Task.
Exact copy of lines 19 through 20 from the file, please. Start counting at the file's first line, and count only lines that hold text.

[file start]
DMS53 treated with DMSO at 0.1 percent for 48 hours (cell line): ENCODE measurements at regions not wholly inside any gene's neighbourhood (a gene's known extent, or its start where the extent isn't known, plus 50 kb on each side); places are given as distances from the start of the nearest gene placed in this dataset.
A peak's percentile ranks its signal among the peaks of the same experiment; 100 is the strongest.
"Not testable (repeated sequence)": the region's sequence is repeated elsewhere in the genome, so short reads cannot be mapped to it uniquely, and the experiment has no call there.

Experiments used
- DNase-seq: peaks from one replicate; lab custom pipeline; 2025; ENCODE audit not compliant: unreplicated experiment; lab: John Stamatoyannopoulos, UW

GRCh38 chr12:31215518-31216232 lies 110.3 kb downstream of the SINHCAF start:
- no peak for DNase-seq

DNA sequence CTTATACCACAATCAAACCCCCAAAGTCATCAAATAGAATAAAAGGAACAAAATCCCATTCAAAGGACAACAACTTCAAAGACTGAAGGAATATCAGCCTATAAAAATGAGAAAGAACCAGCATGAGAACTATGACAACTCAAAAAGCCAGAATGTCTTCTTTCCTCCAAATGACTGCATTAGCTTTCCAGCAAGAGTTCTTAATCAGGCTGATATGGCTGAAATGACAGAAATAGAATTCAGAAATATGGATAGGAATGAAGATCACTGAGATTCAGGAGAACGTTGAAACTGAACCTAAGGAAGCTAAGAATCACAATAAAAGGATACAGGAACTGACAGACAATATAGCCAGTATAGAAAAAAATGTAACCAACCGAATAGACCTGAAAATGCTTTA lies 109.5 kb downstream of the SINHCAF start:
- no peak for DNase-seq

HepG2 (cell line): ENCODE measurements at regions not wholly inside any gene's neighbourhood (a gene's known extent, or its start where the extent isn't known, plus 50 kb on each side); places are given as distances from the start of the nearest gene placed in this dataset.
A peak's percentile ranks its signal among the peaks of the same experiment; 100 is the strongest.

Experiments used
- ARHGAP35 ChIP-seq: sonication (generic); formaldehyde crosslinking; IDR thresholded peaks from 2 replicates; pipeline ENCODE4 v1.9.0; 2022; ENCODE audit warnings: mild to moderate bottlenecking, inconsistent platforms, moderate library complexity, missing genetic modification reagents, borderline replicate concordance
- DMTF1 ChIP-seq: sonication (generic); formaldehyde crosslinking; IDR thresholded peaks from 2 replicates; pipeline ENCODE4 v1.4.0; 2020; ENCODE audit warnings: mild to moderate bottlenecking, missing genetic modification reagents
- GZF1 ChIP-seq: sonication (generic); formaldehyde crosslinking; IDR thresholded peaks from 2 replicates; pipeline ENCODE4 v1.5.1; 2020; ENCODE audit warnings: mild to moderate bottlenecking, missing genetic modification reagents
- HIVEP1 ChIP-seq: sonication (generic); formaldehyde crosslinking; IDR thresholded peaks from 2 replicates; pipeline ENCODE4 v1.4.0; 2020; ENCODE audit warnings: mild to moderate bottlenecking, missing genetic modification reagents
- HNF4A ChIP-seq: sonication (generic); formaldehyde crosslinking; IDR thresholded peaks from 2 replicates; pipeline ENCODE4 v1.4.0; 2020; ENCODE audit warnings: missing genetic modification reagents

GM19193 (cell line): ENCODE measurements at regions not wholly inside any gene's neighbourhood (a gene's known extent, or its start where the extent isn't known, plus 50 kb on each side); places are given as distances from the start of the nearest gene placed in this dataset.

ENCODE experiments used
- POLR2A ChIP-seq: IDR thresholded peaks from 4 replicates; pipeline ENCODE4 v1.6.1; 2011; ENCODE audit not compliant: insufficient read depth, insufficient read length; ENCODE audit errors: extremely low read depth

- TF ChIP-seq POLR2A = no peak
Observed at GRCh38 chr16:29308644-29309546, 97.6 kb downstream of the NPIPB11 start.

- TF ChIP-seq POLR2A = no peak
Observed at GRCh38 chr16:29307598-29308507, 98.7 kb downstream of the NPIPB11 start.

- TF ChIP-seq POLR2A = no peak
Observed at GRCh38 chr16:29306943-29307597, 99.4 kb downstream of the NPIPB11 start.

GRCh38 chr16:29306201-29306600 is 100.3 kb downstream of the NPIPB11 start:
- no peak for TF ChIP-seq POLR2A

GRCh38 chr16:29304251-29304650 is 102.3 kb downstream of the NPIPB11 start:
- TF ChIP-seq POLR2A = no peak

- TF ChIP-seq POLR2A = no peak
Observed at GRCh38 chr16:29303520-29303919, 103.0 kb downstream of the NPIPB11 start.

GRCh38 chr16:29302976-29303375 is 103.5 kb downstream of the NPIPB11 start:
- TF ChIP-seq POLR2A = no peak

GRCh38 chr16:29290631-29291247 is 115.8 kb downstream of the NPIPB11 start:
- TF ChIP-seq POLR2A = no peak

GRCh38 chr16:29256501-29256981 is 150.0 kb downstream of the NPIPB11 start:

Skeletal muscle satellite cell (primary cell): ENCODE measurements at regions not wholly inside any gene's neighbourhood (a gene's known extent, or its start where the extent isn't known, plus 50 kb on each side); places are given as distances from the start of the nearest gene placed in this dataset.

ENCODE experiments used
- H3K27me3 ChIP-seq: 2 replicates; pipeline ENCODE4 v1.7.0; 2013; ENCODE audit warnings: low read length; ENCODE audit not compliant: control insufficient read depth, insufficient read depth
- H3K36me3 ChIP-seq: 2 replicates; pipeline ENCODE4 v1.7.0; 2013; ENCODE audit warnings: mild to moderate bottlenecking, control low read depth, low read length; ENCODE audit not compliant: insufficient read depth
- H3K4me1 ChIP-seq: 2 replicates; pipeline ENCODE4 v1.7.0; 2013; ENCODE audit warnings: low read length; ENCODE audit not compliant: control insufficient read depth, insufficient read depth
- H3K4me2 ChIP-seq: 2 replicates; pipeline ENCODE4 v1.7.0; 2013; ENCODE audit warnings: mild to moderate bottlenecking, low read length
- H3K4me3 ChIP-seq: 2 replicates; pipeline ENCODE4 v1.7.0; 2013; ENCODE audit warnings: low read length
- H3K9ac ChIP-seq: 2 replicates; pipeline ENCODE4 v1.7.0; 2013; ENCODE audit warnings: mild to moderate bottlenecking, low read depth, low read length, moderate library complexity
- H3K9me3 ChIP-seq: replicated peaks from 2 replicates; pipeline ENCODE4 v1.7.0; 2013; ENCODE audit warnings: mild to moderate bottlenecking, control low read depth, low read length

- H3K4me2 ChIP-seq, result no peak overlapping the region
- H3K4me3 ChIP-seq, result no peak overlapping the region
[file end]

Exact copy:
ENCODE experiments used
- POLR2A ChIP-seq: IDR thresholded peaks from 4 replicates; pipeline ENCODE4 v1.6.1; 2011; ENCODE audit not compliant: insufficient read depth, insufficient read length; ENCODE audit errors: extremely low read depth